FIG. 2 is a graph of stress-strain curves for base and cover coats on separate steel substrates and shows the relative changes in compression and tension for such coats as the substrates are heated.

DESCRIPTION OF THE PREFERRED EMBODIMENTS

The present once-fired ceramic product comprises a substrate and a dual coat, coherent ceramic layer overlying the substrate. The dual coat comprises a first coat of preferably amorphous glass adherent to the substrate and a second coat of a glass, amorphous or crystalline, coherent with the first coat. The glass of the first coat has fusing and stabilizing temperatures below the fusion and stabilizing temperatures of the second coat.

When particles of a frit composition begin to fuse, a considerable reaction can take place before the frit becomes a quiescent molten mass. Gases evolved which can arise from the frit itself or from reaction between the molten frit particles and a metal substrate, particularly if the latter is a non-premium alloy such as cold-rolled steel. When two superimposed coats are simultaneously heated, the cover or top coat also experiences a like gas evolution. Since in such a situation the base coat is trapped between the substrate and the cover coat, the role of the first or base coat is most important of all.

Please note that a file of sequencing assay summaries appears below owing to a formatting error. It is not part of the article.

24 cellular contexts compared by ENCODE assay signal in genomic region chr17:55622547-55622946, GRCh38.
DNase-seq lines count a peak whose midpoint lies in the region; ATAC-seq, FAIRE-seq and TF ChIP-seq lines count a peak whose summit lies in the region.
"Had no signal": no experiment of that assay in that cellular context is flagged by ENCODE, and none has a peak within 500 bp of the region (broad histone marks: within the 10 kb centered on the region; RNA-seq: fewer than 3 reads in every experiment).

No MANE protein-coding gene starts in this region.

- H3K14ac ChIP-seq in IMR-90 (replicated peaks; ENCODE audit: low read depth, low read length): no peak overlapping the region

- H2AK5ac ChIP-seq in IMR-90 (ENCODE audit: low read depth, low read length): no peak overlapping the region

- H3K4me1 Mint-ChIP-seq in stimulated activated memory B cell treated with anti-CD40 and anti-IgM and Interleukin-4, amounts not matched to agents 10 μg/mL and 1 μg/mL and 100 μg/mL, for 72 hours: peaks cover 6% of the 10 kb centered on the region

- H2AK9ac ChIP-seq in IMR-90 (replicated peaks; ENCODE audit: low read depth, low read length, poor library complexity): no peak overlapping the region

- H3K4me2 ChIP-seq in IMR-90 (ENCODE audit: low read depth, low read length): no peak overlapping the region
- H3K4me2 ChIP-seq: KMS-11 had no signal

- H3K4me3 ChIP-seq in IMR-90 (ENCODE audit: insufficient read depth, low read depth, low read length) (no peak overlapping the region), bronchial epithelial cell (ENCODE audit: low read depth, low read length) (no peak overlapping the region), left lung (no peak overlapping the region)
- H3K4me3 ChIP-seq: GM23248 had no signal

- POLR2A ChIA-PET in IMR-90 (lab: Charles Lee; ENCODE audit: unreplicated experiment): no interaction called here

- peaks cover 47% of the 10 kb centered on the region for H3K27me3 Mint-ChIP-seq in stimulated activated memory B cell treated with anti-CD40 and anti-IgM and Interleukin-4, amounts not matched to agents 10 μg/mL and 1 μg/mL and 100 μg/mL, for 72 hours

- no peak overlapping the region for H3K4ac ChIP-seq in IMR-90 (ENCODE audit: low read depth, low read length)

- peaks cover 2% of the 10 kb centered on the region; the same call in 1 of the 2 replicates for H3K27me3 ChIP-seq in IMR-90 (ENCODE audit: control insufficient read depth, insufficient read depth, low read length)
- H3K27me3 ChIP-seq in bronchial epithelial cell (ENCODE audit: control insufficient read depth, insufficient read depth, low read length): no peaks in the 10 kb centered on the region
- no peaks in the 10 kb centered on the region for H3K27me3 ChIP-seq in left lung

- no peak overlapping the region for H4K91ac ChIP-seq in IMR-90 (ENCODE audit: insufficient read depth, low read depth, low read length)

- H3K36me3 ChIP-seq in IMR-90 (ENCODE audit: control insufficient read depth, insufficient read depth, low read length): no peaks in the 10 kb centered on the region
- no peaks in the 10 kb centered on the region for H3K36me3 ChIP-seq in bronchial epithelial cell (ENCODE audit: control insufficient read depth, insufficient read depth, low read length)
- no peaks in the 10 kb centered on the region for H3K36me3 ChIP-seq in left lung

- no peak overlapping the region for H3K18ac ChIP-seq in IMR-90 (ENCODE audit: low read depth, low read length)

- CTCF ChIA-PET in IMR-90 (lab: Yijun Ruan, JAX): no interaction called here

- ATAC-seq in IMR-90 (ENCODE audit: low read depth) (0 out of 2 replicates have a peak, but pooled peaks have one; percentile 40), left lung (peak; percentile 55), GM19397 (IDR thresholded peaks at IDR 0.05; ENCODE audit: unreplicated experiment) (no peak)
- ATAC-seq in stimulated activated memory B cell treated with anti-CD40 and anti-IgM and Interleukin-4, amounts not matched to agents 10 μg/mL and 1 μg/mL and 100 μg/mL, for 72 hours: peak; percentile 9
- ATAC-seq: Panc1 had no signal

In accordance with the present invention, the frit composition forming the base coat fuses and completes its accompanying gasification and reaction, that is becomes stabilized, within a temperature range which is below the temperature range within which the cover coat fuses and becomes stabilized. In this manner, all gases evolve and reaction attending the fusing and stabilization of the base coat is completed before the cover coat becomes sufficiently widespread over the base coat and viscous to close off escaping gases. A dual coat coherent ceramic layer results which tightly adheres to the substrate.

Considering in greater detail the described components, the substrate may be any fairly rigid matter, usually metal, adapted to resist the temperatures of a firing operation. One advantage of the invention is that many different metals and alloys can be used, for example, both premium metals such as decarborized steel or non-premium metals such as many cold-rolled steel alloys.